Meet 84-year-old Karnataka’s ‘Lake man,’ who was recently recognised by PM Narendra Modi
While various parts of India are suffering from depleting potable groundwater, an 84-year-old man from Karnataka has dug 16 ponds single-handedly to solve the drinking water issue in the region.
Kaamegowda hails from the Daasanadoddi village in Mandya, Karnataka, a hamlet, which has not faced a water crisis in the last four decades.
Kaamegowda (Image: TNIE)
Renowned as Karnataka’s ‘Lake man,’ Kammegowda was recently recognised by Prime Minister Narendra Modi, who mentioned him in his ‘Mann ki Baat’ radio programme.
“Kaamegowda Ji is an ordinary farmer, albeit possessing an extraordinary personality. He has achieved a personal feat that will leave anyone awestruck,” the PM said during the show.
Kaamegowda, who least expects awards or rewards, told The New Indian Express that he was very happy about PM mentioning him on the show.
“Someone in Delhi recognised the work of a person from Daasanadoddi. It looks like Modi too, is fond of ponds just like me,” he exclaimed.
In 2018, while being felicitated with the Rajyotsava Award, he humbly requested the then Chief Minister H.D. Kumaraswamy for a free bus pass to travel to other places from his remote village with ease.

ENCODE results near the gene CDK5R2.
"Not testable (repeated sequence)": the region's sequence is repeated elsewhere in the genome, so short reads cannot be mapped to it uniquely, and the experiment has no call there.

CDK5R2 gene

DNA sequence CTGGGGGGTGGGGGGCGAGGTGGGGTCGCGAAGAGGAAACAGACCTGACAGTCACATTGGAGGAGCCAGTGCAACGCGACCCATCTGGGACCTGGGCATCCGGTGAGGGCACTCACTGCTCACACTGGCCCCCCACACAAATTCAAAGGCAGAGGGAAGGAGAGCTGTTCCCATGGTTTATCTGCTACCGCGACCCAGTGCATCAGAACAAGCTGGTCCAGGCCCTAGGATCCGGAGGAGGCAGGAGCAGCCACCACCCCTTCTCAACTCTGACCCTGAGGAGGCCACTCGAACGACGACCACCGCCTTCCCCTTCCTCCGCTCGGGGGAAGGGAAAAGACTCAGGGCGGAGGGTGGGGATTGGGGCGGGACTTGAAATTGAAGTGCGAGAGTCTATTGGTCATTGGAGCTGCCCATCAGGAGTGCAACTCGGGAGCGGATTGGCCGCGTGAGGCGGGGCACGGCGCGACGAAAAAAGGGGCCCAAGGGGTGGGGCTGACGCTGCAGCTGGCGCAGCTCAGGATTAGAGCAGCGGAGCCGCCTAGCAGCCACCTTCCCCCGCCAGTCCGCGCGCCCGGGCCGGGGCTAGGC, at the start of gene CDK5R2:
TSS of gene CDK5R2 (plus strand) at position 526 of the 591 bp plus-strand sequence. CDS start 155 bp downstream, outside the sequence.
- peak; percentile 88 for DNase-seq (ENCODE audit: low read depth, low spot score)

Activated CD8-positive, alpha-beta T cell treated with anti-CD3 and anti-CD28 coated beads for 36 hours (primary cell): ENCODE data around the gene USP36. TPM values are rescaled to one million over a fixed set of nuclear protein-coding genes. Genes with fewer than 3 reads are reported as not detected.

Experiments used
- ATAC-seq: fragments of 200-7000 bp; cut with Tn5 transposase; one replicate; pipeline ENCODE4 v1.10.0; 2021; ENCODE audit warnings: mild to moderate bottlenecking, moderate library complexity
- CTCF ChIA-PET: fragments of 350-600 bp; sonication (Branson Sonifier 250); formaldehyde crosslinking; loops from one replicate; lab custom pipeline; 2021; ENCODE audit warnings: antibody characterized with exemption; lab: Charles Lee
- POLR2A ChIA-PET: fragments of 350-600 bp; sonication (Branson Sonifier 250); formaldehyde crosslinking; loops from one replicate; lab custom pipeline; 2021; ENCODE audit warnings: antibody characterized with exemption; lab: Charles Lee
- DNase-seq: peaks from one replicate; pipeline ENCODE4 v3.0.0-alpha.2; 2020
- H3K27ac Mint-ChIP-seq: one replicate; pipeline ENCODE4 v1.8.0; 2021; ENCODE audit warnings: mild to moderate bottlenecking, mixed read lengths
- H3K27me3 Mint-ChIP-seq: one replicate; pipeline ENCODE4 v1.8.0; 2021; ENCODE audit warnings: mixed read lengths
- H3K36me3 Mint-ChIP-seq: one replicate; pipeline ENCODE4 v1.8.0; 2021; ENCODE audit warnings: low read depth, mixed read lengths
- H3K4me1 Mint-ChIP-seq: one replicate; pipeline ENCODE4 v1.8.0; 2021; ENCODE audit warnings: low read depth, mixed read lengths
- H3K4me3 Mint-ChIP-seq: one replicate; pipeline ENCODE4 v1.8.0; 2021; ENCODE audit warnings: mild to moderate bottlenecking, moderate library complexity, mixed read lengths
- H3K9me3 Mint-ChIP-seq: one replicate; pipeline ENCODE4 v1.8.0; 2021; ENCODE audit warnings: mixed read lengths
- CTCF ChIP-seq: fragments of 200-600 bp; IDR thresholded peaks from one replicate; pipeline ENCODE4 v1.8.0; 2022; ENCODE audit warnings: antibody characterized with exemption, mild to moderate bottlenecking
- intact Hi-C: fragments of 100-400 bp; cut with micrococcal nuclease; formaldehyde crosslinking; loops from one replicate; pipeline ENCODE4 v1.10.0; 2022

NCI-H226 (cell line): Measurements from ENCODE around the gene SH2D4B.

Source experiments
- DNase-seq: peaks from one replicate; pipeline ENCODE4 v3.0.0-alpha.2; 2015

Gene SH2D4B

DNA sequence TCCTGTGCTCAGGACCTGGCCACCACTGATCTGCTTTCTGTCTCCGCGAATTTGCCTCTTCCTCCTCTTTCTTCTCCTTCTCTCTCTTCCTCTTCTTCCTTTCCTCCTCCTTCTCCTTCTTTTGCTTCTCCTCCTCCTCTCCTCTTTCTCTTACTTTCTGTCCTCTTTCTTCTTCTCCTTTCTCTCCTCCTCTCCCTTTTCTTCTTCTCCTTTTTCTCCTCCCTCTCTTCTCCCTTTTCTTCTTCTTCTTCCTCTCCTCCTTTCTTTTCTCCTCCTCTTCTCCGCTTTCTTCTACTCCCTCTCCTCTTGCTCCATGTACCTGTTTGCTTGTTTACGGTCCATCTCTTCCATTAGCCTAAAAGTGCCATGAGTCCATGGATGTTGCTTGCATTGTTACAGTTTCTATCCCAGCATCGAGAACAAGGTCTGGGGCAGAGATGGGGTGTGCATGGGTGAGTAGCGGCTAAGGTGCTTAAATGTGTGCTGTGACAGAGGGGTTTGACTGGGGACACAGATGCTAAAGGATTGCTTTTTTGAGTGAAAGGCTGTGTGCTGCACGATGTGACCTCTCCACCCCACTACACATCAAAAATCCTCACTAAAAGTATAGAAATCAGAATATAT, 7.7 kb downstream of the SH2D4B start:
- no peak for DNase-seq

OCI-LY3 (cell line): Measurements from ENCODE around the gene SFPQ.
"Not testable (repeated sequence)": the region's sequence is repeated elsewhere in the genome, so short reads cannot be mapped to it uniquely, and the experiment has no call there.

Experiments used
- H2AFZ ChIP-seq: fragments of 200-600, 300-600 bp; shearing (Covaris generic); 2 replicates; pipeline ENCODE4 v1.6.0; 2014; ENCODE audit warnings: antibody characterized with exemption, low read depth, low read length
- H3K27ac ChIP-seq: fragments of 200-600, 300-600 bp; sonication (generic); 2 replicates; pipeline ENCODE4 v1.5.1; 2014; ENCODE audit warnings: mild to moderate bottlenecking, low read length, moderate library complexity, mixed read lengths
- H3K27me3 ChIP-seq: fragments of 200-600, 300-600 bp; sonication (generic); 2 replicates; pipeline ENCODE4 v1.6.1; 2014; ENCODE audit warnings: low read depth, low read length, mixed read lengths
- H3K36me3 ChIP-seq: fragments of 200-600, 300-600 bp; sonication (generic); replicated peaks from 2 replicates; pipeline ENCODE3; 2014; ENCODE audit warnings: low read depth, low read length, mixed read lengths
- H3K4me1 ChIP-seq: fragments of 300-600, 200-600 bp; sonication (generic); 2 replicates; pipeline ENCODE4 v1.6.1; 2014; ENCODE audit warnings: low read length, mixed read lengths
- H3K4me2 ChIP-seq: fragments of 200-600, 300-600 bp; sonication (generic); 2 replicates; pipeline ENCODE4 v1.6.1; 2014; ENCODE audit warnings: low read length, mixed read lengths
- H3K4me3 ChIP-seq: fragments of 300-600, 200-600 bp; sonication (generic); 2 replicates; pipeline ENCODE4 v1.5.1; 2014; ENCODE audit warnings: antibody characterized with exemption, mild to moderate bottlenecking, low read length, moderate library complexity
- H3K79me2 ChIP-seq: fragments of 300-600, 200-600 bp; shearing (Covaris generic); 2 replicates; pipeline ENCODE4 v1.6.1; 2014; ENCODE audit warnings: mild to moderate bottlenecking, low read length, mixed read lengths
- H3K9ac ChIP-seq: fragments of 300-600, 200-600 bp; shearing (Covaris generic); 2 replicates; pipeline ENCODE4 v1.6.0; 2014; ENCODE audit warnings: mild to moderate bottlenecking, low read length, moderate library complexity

About two weeks ago, his wish came true when the Karnataka State Road Transport Corporation presented him with a free lifetime bus pass.
Saving a village from water crisis
Forty years ago, Daasanadoddi suffered from acute water scarcity. The village received little to no precipitation throughout the year, and most of the rainwater either evaporated while running down the slopes or percolated into the ground.
However, for Kaamegowda, the reasons were albeit slightly different. His daughter-in-law earlier told The Better India, “While grazing his sheep along the hillside, he spotted that there was no watering hole for the animals and birds. Upon closer inspection, he noticed how the animals suffered. So, he started digging a pond for them.”
Kaamegowda emptied his savings to procure new equipment, sold his sheep, and postponed building his own house to sustain the expenses of digging the pond. In fact, he still visits each of these ponds every single day.
The Good Shephard
Inspired by Kaamegowda’s efforts, Kannada film director Dayal Padmanabhan is coming up with a documentary titled, ‘The Good Shephard.’ The movie will be available in both Kannada and English languages on OTT platforms.
“I am planning to have a documentary released on various streaming platforms. I will also prepare to send it to national and international documentary festivals. I intend to have his achievements reach worldwide,” Dayal told The New Indian Express.
Apart from helping out with the water crisis, Kaamegowda has also put in a lot of efforts to maintain the green cover of the region by planting trees and shrubs from time to time.